Date of Award
Thesis and Dissertation
Master of Arts (MA)
Department of English
I was searching for a cure for being voiceless when I learned that I am not voiceless at all; I am silent. Voice, however, is a product of the dominant ideology of the ruling class, a product equated with presence and participation, whereas silence is a product of the resistance of the subaltern, a product equated with self-effacement and submissiveness. Therefore, voice is often understood as the opposite of silence, and those who possess voice possess power. The subaltern is consequently excluded, only heard and considered when adopting Western language and culture. This conformity fractures the identity of the subaltern, erasing fragments of the truth. Still, alienated within the Western culture, the subaltern is disconnected, dissociated, and does not belong: these are the meanings of the word "foreign." Experiences of racial and domestic violence born of coerced migration and assimilation reduce the subaltern to a state of destability, facing the impossibility of feeling physically or mentally connected. As long as the ruling class equates voice with presence and participation and silence with self-effacement and submissiveness, the voice, the silence of the subaltern will be silenced forever. Here, I attempt to attain voice, and "self," on the page.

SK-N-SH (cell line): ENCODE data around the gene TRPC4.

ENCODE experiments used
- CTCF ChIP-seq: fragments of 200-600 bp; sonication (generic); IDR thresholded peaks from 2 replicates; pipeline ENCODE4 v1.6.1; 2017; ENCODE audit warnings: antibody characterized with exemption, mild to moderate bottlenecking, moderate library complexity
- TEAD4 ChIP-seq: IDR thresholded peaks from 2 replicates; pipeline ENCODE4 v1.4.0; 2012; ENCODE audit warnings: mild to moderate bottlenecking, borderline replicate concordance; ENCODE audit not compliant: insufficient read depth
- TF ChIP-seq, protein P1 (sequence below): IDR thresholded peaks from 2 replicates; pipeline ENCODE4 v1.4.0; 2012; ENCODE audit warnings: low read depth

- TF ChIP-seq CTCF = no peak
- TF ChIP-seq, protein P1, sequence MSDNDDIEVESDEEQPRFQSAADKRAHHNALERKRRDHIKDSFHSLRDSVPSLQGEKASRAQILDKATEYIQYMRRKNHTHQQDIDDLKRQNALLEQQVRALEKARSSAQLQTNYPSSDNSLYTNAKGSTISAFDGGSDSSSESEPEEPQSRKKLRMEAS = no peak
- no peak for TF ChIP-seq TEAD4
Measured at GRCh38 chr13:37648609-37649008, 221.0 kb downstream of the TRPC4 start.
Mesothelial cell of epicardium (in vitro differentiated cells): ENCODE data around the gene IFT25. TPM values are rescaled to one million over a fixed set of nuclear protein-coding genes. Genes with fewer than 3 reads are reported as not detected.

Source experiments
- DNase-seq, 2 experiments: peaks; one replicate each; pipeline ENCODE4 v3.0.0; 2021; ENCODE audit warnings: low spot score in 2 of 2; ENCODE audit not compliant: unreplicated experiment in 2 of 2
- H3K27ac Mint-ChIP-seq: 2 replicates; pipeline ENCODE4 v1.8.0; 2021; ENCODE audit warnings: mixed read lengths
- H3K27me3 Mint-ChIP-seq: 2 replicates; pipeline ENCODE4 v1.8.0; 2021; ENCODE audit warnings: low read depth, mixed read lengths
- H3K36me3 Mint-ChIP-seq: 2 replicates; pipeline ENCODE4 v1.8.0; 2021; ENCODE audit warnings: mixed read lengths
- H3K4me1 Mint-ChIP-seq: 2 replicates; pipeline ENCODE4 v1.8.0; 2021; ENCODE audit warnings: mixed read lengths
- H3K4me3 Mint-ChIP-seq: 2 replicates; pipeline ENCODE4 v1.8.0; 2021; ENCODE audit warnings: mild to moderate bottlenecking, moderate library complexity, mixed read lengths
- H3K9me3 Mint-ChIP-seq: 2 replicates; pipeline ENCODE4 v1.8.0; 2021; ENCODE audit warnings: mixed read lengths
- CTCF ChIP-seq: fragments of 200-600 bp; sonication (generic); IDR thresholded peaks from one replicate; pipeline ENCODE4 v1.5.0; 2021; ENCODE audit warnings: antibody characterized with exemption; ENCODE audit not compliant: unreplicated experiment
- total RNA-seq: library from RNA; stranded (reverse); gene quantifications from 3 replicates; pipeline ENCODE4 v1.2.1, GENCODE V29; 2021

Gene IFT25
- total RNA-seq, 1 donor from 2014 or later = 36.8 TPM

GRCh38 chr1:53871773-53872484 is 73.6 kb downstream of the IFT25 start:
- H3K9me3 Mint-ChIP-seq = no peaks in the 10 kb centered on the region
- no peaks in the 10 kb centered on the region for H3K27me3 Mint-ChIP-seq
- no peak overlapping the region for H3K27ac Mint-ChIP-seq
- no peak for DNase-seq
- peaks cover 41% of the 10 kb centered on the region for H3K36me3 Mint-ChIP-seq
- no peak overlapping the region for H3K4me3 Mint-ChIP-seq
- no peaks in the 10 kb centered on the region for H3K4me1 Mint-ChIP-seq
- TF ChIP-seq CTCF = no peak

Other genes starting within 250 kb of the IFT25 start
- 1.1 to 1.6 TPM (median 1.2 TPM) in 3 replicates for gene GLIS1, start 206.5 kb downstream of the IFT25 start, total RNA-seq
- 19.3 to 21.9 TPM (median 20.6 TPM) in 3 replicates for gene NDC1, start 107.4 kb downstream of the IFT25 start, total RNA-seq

Tran, Julie, "The Quiet Girl In The Quiet Room: Can The Subaltern Speak?" (2015). Theses and Dissertations. 379.